With no choice I have to hanger the aircraft again and have the affected pylon checked and replaced. This adds another USD $250k to the bill and takes another month while I queue up with all the other B737 owners to get hold of the limited parts.
Time for The Big Sale
Now I might look kinda dumb, but I am not. And while you thought I was just sitting around spending money like a Saudi Prince, I was in fact out there in market trying to find an airline customer for my B737F. And good news, there’s a lot of interest.
Thanks to Covid and the drop in aircraft flights, a dedicated freighter is in high demand and so my list of potential operators is healthy. But the B737 (P2F) business is risky, and I had no way of engaging these guys until now.
Plane Trader Topics
They are smart, like me, and know that when you cut into the metal of a perfectly good B737, it’s not a sure-fire guarantee that the product will be worthy of flight. But it is. And now that it’s on the ramp they can kick the tires and I can hold my head, and wallet, up high.
Most of them want to buy it outright. Of course they do. I have de-risked it and now they want to limit the amount of money it’s going to cost them and/or reflect better on their balance sheet. But I’m an experienced trader and I know how to maximize the return on this deal. I hold firm for a lease to a top tier airline in the Middle East.
They are state-owned and fly every other flavor of Boeing aircraft and have an AAA+ rating. The lease rate is good (USD 250k per month plus maintenance reserves) for ten years with an option for another five.
But I’m not finished yet, I took my B737F, which I still own, and I shopped around the big leasing and finance firms for SALE WITH A LEASE ATTACHED. Because an aircraft that’s already on a good lease with a great airline will carry a premium on the sale price. Around 15-20% thanks to the value of the future cash.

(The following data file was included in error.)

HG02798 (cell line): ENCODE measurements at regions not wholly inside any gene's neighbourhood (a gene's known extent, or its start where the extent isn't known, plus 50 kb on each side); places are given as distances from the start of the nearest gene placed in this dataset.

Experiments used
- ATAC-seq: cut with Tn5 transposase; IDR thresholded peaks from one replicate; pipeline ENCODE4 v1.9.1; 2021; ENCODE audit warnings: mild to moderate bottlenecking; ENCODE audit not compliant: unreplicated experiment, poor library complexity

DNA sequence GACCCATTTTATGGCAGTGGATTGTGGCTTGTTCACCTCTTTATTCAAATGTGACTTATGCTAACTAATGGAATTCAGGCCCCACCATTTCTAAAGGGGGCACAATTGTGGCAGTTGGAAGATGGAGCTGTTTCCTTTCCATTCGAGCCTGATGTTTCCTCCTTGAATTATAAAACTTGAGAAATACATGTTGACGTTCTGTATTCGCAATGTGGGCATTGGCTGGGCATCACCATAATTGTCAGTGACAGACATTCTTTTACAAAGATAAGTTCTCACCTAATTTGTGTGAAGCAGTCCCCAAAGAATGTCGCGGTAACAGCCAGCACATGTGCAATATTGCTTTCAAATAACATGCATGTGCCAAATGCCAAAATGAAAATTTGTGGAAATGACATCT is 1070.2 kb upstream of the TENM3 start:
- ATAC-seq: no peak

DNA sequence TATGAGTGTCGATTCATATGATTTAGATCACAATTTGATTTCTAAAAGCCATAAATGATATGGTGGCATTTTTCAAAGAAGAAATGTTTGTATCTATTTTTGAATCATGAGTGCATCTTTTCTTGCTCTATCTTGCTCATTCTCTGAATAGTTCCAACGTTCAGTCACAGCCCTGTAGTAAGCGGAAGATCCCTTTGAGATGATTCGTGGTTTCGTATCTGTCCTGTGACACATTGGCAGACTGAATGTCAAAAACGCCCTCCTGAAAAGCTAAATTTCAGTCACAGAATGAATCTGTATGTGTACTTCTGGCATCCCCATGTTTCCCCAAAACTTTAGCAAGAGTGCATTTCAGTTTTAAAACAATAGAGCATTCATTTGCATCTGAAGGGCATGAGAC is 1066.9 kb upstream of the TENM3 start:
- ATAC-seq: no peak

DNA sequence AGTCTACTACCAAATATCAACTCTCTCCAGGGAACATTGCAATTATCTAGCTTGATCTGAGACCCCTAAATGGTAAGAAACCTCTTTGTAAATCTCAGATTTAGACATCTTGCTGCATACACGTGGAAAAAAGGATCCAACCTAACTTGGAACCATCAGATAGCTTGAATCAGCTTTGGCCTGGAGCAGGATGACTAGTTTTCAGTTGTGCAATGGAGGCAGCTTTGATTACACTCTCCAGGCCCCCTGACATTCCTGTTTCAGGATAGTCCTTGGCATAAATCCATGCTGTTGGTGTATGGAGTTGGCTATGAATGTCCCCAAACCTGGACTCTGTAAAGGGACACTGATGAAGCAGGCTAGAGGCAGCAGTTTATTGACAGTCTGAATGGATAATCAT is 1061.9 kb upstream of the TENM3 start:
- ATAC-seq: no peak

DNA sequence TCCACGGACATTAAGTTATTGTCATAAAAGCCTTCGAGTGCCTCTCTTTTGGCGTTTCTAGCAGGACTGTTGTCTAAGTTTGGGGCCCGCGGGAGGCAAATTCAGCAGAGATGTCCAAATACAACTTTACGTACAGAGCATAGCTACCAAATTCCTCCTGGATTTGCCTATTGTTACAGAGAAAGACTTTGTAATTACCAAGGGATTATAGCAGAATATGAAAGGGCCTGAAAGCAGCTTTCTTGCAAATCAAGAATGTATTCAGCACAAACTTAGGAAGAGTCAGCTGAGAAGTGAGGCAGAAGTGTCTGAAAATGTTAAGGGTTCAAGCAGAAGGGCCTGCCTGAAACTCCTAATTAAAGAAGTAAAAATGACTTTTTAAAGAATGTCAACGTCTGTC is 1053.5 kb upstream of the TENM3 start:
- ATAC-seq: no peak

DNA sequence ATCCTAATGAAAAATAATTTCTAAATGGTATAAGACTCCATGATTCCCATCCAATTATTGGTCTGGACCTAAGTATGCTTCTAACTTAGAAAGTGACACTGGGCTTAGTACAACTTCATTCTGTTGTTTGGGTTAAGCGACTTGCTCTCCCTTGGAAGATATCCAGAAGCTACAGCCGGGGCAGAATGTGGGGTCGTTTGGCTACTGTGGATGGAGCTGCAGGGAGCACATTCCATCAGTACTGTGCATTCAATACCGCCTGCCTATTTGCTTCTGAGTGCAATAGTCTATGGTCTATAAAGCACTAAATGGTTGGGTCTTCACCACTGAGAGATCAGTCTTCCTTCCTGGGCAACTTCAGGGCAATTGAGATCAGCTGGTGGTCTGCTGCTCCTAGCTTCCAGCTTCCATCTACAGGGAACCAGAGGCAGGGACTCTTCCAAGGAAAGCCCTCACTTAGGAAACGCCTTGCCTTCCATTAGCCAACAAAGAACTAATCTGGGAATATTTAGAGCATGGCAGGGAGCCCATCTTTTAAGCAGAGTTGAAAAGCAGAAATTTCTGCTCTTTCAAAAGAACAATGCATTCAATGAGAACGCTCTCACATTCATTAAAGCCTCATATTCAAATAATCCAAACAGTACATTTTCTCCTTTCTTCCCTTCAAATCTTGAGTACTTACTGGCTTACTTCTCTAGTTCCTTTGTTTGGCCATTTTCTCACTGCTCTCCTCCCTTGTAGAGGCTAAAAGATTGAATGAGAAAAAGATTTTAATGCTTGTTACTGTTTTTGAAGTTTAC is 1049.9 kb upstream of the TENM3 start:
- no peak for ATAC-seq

All told, I make around $5-$7m dollars pre-tax and after expenses on the deal. But given the risks I took, the money I put on the line and potential for disaster, that’s about correct. But if one of my engines was kaput, or there were major gaps in the paperwork (or any other problem) then that margin would drop quickly.
Yes, I could have “flipped” the aircraft. After I purchased it, if I got lucky and added a little bit of value, I could have made $1-2m just by making sure it wasn’t a dud, but that’s hard in 2022 when there are many companies out there with big cash buckets looking for solid aircraft.
I could also have looked at the wide-body market – an older A330, the new B797 or a beautiful B777-300ER. But the price tag is now USD $20m and my overheads go stratospheric in line with the heavier metal. And those engines, such as the GE90-115 on the triple seven, will cost me USD $10m each if the news is bad.
That’s one engine, $10,000,00.00. And all those other costs like ferry, insurance, CAMO maintenance and the pre-inspection have all doubled. Tripled if it’s an A340 or a B747 with four engines instead of two.
Plane Trading 101
Hopefully, this gives you a small snapshot of the fundamentals of an aircraft deal. This one had a little more hair on it than a basic deal, but it does highlight the kinds of things a plane trader needs to be good at. Or at the very least competent. Or risk losing tens of thousands just wandering around looking at aircraft or even millions getting it wrong in the wrong places.
There is also a myriad of other things that can happen – far too many to go into in one article. The ownership structure must be robust, and already be in place and set up by more lawyers, accountants and international tax specialists or you can say goodbye to another 20-30% in a kaleidoscope of taxes.
The technical/trace paperwork is also a mountain of risk that cannot be 100% verified otherwise deals would never be done and the physical technical inspections are limited to what can be seen without taking things apart or major surgery.
And some airplanes have bad secrets – like us brokers – that they keep hidden deep inside. Revealing them only at the worst possible moment, in the worst possible market. Or just when a pandemic hits.